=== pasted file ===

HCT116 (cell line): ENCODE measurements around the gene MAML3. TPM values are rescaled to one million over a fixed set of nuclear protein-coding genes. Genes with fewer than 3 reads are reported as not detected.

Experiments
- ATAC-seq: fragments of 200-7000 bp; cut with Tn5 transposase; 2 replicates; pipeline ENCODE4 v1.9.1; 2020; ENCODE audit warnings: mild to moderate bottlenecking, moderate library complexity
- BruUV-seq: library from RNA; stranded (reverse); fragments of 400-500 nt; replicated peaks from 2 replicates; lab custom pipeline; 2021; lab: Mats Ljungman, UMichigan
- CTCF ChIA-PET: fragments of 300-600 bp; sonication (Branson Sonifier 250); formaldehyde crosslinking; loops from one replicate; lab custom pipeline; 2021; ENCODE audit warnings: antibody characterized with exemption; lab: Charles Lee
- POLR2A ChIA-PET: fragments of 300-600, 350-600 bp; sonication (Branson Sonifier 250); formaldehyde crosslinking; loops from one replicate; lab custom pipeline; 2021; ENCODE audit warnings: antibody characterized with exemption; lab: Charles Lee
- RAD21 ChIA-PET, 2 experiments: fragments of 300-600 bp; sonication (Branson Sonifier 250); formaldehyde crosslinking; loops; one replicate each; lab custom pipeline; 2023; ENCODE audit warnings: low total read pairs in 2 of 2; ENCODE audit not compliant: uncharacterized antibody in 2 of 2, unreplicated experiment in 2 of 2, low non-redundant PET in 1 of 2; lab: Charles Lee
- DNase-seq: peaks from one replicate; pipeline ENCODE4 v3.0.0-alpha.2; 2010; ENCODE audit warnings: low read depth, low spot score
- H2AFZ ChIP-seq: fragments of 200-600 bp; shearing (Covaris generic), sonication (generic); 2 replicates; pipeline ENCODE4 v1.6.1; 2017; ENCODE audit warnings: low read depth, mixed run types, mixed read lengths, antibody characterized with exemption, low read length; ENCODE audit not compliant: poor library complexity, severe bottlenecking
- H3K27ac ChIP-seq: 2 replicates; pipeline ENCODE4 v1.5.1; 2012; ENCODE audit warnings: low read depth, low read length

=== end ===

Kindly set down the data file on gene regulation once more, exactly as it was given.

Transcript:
HCT116 (cell line): ENCODE measurements around the gene MAML3. TPM values are rescaled to one million over a fixed set of nuclear protein-coding genes. Genes with fewer than 3 reads are reported as not detected.

Experiments
- ATAC-seq: fragments of 200-7000 bp; cut with Tn5 transposase; 2 replicates; pipeline ENCODE4 v1.9.1; 2020; ENCODE audit warnings: mild to moderate bottlenecking, moderate library complexity
- BruUV-seq: library from RNA; stranded (reverse); fragments of 400-500 nt; replicated peaks from 2 replicates; lab custom pipeline; 2021; lab: Mats Ljungman, UMichigan
- CTCF ChIA-PET: fragments of 300-600 bp; sonication (Branson Sonifier 250); formaldehyde crosslinking; loops from one replicate; lab custom pipeline; 2021; ENCODE audit warnings: antibody characterized with exemption; lab: Charles Lee
- POLR2A ChIA-PET: fragments of 300-600, 350-600 bp; sonication (Branson Sonifier 250); formaldehyde crosslinking; loops from one replicate; lab custom pipeline; 2021; ENCODE audit warnings: antibody characterized with exemption; lab: Charles Lee
- RAD21 ChIA-PET, 2 experiments: fragments of 300-600 bp; sonication (Branson Sonifier 250); formaldehyde crosslinking; loops; one replicate each; lab custom pipeline; 2023; ENCODE audit warnings: low total read pairs in 2 of 2; ENCODE audit not compliant: uncharacterized antibody in 2 of 2, unreplicated experiment in 2 of 2, low non-redundant PET in 1 of 2; lab: Charles Lee
- DNase-seq: peaks from one replicate; pipeline ENCODE4 v3.0.0-alpha.2; 2010; ENCODE audit warnings: low read depth, low spot score
- H2AFZ ChIP-seq: fragments of 200-600 bp; shearing (Covaris generic), sonication (generic); 2 replicates; pipeline ENCODE4 v1.6.1; 2017; ENCODE audit warnings: low read depth, mixed run types, mixed read lengths, antibody characterized with exemption, low read length; ENCODE audit not compliant: poor library complexity, severe bottlenecking
- H3K27ac ChIP-seq: 2 replicates; pipeline ENCODE4 v1.5.1; 2012; ENCODE audit warnings: low read depth, low read length